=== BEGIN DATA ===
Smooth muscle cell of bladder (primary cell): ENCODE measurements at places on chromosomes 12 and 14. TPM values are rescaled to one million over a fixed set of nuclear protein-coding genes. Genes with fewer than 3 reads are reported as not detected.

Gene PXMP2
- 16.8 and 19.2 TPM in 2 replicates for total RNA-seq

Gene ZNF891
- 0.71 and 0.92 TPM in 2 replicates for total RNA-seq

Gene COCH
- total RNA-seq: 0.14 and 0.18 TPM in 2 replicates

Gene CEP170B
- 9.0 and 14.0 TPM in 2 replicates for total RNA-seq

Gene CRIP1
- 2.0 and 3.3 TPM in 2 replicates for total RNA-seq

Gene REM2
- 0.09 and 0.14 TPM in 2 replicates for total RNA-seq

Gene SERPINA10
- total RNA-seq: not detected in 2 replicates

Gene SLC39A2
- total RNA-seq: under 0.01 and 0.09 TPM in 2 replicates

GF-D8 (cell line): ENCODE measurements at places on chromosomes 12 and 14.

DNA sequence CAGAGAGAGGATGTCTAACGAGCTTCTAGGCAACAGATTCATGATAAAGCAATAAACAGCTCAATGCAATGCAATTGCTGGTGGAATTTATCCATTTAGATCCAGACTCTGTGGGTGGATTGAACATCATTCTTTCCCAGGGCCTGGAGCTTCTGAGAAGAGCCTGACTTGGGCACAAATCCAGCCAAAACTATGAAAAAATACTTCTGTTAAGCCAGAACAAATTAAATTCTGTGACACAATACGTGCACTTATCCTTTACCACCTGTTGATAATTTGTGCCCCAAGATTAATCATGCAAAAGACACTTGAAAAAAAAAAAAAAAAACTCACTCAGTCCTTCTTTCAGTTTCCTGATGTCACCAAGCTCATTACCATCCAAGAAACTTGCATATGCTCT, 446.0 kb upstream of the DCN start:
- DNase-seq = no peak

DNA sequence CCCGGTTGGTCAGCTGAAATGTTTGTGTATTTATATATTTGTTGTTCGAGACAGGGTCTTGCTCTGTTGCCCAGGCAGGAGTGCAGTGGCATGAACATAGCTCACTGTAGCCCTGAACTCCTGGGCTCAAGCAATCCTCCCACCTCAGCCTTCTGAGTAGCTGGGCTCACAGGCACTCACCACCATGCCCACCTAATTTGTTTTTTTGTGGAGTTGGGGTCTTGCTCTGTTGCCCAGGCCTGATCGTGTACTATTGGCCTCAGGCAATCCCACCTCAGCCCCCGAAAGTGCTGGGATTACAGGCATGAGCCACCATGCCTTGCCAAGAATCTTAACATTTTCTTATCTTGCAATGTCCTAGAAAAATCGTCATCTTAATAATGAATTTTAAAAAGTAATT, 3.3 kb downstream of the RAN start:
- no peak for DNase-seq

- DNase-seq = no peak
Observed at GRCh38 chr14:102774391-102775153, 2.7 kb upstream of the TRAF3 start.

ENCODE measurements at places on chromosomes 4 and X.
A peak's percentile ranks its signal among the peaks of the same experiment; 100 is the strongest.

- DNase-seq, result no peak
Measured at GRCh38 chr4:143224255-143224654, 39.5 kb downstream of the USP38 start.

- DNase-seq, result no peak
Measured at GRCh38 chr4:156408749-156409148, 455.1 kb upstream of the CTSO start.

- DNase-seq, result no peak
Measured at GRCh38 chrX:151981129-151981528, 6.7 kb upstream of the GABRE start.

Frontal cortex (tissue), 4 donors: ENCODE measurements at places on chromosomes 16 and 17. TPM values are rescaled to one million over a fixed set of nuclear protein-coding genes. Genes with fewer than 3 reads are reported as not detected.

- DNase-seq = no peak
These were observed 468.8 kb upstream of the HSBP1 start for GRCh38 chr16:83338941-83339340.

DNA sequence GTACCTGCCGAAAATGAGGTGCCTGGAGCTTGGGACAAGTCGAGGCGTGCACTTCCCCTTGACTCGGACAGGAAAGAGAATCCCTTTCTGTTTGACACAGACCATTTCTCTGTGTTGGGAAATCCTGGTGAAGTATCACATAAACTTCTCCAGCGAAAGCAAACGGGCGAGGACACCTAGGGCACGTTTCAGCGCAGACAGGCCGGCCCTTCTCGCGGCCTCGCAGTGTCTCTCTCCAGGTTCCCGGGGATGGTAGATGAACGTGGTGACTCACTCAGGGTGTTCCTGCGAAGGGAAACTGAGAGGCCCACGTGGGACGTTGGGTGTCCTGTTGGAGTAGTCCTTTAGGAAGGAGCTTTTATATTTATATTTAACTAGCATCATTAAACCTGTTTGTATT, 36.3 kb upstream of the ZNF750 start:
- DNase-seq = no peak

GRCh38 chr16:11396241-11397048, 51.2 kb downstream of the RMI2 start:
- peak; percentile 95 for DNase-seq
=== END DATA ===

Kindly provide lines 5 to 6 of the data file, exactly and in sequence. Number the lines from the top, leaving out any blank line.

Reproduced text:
- 0.71 and 0.92 TPM in 2 replicates for total RNA-seq

Gene COCH